IN THE UNITED STATES DISTRICT COURT FOR THE NORTHERN DISTRICT OF CALIFORNIA
January 18, 2012
ELAINE ANDREWS, ET AL.,
LAWRENCE LIVERMORE NATIONAL SECURITY, LLC, ET AL.,
The opinion of the court was delivered by: Claudia Wilken United States District Judge
ORDER AWARDING PLAINTIFFS' ATTORNEYS' FEES (Docket No. 15)
Previously the Court granted Plaintiffs' motion to remand and their request for costs and attorneys' fees pursuant to 28 U.S.C. 13 § 1447(c). Docket No. 33. However, the Court deferred ruling on 14 the amount of costs and fees awarded, pending the submission of 15 further briefing and documentation. Having considered all of the 16 parties' submissions, the Court awards Plaintiffs $39,624 in fees. 17 18
Title 28 U.S.C. § 1447(c) provides that, on granting a motion 20 to remand, the court may order the defendant to pay the plaintiff 21 its "just costs and any actual expenses, including attorney fees, 22 incurred as a result of the removal." In this circuit, courts 23 calculate an award of attorneys' fees using the lodestar method, 24 whereby the court multiplies "the number of hours the prevailing 25 party reasonably expended on the litigation by a reasonable hourly 26 27 rate." Camacho v. Bridgeport Fin., Inc., 523 F.3d 973, 978 (9th 28 Cir. 2008). The party seeking an award of attorneys' fees bears the burden of producing "satisfactory evidence--in addition to the 2 attorney's own affidavits--that the requested rates are in line 3 with those prevailing in the community for similar services by 4 lawyers of reasonably comparable skill, experience and 5 reputation." Id. at 980. Attorneys' fees must be awarded "in 6 line with the prevailing market rate of the relevant community."
Carson v. Billings Police Dep't., 470 F.3d 889, 891 (9th Cir. 2006). Generally, "the relevant community is the forum in which 10 the district court sits." Camacho, 523 F.3d at 979.
Reasonable hours expended on a case are hours that are not "'excessive, redundant, or otherwise unnecessary.'" McCown v. 13 City of Fontana, 565 F.3d 1097, 1102 (9th Cir. 2009) (quoting 14 Hensley v. Eckerhart, 461 U.S. 424, 434 (1983)). Although the 15 lodestar amount is presumptively reasonable, courts may adjust the 16 17 lodestar amount considering the time and labor required, the 18 novelty and difficulty of the questions involved, the skill 19 requisite to perform the legal service properly, whether the fee 20 is fixed or contingent, the amount involved, the results obtained, 21 counsel's experience, reputation, and ability, and awards in 22 similar cases. See Ballen v. City of Redmond, 466 F.3d 736, 746 23 (9th Cir. 2006) (internal citations and quotations omitted). 24 25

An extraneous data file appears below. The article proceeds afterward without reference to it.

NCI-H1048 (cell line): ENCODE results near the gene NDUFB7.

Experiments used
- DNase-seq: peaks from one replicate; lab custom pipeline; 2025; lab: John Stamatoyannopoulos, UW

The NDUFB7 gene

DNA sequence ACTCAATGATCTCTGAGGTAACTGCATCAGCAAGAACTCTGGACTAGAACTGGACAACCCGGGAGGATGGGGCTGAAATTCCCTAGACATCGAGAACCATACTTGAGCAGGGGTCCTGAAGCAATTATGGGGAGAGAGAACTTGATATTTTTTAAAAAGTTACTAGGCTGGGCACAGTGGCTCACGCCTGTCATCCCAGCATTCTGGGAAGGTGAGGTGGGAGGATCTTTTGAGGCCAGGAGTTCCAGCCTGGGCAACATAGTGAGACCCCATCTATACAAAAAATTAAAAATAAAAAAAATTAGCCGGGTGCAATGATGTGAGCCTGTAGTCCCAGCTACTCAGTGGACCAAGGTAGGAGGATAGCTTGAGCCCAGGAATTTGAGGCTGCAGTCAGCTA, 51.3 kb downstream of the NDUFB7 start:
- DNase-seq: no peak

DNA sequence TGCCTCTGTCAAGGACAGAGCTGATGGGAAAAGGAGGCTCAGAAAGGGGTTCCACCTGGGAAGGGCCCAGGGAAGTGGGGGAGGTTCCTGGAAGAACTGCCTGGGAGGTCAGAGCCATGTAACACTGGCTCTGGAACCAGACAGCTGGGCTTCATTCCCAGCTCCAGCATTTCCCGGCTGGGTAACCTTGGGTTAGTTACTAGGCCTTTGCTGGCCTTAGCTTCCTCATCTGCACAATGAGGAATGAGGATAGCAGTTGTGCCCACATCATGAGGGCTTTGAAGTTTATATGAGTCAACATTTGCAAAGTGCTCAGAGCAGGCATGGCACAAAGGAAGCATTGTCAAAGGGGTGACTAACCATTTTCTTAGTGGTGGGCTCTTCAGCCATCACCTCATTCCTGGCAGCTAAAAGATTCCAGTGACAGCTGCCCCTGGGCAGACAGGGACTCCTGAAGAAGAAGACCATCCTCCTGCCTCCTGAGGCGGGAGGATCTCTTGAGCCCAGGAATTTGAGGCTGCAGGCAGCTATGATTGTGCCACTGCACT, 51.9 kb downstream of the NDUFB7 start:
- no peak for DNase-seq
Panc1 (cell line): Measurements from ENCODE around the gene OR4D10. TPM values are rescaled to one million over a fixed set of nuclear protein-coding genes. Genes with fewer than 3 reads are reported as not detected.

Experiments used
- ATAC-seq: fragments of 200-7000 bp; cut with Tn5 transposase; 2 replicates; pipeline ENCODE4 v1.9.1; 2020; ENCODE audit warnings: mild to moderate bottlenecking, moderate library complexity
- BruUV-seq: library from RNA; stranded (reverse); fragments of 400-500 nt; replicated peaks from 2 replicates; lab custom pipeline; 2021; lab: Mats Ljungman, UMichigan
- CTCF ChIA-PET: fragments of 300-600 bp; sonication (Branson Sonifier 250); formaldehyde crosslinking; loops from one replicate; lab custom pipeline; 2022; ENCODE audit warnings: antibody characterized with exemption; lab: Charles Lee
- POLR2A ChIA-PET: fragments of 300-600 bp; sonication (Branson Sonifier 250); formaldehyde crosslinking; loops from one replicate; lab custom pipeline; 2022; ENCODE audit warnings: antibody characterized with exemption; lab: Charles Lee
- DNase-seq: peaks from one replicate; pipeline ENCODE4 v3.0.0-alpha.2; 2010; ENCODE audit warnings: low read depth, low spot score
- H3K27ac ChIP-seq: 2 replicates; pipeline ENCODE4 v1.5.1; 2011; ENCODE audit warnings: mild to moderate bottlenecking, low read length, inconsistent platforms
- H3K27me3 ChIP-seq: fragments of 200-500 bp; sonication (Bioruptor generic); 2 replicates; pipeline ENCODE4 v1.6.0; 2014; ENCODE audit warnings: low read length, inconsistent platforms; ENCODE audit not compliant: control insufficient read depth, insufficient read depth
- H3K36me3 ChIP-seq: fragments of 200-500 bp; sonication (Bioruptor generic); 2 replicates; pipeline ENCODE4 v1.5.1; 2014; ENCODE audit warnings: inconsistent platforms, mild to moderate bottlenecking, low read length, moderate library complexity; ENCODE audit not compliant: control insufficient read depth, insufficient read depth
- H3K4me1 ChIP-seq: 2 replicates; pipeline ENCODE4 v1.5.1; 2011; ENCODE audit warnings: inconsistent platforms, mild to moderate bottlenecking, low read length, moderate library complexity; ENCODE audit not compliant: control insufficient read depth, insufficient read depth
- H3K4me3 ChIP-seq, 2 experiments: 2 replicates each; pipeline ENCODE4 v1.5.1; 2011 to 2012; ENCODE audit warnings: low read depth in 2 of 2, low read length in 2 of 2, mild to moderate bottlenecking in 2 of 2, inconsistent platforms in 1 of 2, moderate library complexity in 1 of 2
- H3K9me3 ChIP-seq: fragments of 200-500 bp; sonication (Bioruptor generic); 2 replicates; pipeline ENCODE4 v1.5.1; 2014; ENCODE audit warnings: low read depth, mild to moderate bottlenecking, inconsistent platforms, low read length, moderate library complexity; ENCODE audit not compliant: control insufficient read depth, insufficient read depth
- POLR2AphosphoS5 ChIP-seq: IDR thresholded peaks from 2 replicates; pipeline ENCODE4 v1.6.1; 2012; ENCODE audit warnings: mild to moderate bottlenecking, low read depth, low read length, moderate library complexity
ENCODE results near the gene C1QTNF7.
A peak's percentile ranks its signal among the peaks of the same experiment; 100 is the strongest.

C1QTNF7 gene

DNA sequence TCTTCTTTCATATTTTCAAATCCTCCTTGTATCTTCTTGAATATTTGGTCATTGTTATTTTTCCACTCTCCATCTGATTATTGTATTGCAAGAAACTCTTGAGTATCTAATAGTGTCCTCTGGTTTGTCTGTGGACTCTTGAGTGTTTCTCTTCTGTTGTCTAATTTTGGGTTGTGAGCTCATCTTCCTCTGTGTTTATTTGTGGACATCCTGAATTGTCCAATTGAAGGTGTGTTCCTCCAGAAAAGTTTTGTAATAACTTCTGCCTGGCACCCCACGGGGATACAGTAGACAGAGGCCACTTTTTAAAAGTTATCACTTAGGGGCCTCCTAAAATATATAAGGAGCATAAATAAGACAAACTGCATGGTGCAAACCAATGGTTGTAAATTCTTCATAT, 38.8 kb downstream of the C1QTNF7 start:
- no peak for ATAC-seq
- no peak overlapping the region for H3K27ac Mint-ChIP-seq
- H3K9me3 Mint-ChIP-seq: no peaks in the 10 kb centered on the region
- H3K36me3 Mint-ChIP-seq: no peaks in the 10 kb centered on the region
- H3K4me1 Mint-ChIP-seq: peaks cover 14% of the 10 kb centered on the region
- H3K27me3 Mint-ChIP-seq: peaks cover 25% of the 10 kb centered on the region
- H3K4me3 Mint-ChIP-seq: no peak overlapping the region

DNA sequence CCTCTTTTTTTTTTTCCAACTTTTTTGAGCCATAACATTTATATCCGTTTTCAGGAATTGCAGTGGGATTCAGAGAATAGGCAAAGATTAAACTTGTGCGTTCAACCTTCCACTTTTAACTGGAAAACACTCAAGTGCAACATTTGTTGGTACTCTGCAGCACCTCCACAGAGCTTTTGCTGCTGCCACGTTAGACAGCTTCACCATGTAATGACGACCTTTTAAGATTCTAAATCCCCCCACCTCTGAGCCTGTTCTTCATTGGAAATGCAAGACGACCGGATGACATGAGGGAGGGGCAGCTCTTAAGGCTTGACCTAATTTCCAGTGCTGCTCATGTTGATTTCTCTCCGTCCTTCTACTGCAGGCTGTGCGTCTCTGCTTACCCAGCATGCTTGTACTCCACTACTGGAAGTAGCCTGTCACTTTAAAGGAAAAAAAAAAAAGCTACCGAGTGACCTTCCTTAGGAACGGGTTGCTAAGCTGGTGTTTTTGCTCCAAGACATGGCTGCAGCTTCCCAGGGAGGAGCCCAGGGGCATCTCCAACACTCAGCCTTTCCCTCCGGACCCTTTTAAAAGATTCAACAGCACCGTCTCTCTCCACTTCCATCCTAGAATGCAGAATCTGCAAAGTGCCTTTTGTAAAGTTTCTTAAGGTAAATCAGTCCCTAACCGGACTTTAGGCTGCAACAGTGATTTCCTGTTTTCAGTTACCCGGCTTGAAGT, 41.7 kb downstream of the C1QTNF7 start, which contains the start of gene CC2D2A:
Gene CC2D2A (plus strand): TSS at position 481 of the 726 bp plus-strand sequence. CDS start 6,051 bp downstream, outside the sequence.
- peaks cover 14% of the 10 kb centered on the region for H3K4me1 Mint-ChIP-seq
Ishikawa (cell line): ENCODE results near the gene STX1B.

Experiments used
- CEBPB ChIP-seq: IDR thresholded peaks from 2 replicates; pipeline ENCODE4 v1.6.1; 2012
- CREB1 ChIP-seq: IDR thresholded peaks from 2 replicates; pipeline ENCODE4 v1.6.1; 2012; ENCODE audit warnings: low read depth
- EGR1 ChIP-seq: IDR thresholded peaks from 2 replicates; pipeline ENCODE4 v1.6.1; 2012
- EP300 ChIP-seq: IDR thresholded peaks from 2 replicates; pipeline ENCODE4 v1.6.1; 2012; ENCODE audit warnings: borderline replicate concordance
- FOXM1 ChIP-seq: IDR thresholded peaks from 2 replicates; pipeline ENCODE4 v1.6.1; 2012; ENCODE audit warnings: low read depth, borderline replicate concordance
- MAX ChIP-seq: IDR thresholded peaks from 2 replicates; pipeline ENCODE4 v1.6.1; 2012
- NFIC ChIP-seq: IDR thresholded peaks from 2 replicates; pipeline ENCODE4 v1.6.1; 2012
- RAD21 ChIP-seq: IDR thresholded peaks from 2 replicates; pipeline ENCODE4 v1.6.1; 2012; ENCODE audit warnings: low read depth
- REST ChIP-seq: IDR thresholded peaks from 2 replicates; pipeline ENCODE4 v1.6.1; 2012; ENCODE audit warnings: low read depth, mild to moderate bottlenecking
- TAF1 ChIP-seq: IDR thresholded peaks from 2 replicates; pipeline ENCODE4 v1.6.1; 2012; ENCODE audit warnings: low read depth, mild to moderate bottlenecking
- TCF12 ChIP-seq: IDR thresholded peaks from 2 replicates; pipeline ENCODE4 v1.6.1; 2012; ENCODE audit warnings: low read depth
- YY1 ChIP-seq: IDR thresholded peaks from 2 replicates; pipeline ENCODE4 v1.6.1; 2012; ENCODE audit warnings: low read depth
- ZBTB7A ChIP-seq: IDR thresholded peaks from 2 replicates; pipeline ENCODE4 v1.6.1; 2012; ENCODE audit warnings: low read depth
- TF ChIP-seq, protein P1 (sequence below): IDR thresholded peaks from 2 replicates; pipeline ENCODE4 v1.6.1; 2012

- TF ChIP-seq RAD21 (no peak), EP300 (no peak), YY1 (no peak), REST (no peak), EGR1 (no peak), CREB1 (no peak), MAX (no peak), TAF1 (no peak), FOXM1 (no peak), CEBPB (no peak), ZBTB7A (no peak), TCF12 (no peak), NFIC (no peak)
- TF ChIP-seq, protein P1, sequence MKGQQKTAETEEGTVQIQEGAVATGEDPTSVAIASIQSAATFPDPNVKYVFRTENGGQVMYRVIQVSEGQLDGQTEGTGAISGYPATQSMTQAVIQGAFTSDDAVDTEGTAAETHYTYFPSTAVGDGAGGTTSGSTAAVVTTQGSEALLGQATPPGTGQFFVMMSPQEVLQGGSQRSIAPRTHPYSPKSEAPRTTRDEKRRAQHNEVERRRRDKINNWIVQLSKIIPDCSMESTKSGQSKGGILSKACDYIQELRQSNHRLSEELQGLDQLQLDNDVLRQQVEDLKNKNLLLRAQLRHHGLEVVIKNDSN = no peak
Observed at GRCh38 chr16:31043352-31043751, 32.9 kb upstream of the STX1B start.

United States District Court For the Northern District of California
In their initial request for fees and costs, Plaintiffs sought $52,207.50. The Court found lacking Plaintiffs' 27 documentation in support of the hourly rate for two of their 28 attorneys. It also appeared that the number of hours of service indicated in the request was excessive in light of Plaintiffs' 2 fifteen page motion to remand and fourteen page reply brief. The 3 Court ordered Plaintiffs to submit supplemental briefing, 4 contemporaneous billing records and an explanation of the number 5 of hours of service required to complete their motion to remand. 6 In their supplemental briefing, Plaintiffs request $76,419.00 in attorneys' fees and costs. To support their amended request, Plaintiffs submitted declarations by the three attorneys 10 assigned to the motion--J. Gary Gwilliam, a senior, founding partner at Gwilliam, Ivary, Chiosso, Cavalli & Brewer, P.C., the 12 firm representing Plaintiffs, Robert E. Strauss, also a partner in the firm, and Robert J. Schwartz, a contract attorney, whose 14 services were utilized by the firm.
20 years, requests an hourly rate of $750. This rate for Gwilliam 21 has been approved in prior litigation and is consistent with the 22 prevailing market rate in this district for similarly experienced 23 and skilled attorneys. See, e.g., Canal v. Dann, 2011 WL 3903166, 24
A. Reasonable Rates
The hourly rates requested by Plaintiffs for their attorneys
Gwilliam, who has practiced civil litigation for over thirty
*2-4 (N.D. Cal.) (approving a $700 hourly rate for a similarly experienced attorney, and noting evidence of a $785 hourly rate 27 charged by a senior partner at a plaintiffs' firm who has earned 28 numerous accolades and has practiced law since 1983).
2 representing plaintiffs and handling employment related matters, 3 seeks an hourly rate of $585. He has obtained favorable 4 resolutions on behalf of numerous plaintiffs. In 2009, in a 5 different case, Strauss was awarded fees at a rate of $525, which 6 was not contested by the defendants, who were then represented by 7 8 the same firm presently representing Defendants in this action.
Strauss, who has over seventeen years of experience
Strauss' rate appears reasonable based on the rate billed by an 10 associate, with seven years less experience than Strauss, who works at the firm representing Defendants, and based on the rate approved for similarly experienced and skilled attorneys in other 13 litigation pursued in this district. See id. 14
admitted to the California Bar in 2007. He has worked as a 16 17 contract attorney with the firm of record in this action since 18
September 2009. During that time, he has worked almost 19 exclusively on the present case at all phases of the litigation. 20
Schwartz has extensive knowledge of the voluminous documents in 21 this case, has meet with Plaintiffs on numerous occasions and has 22 participated in several depositions. Schwartz has also 23 participated in a state court trial. 24 25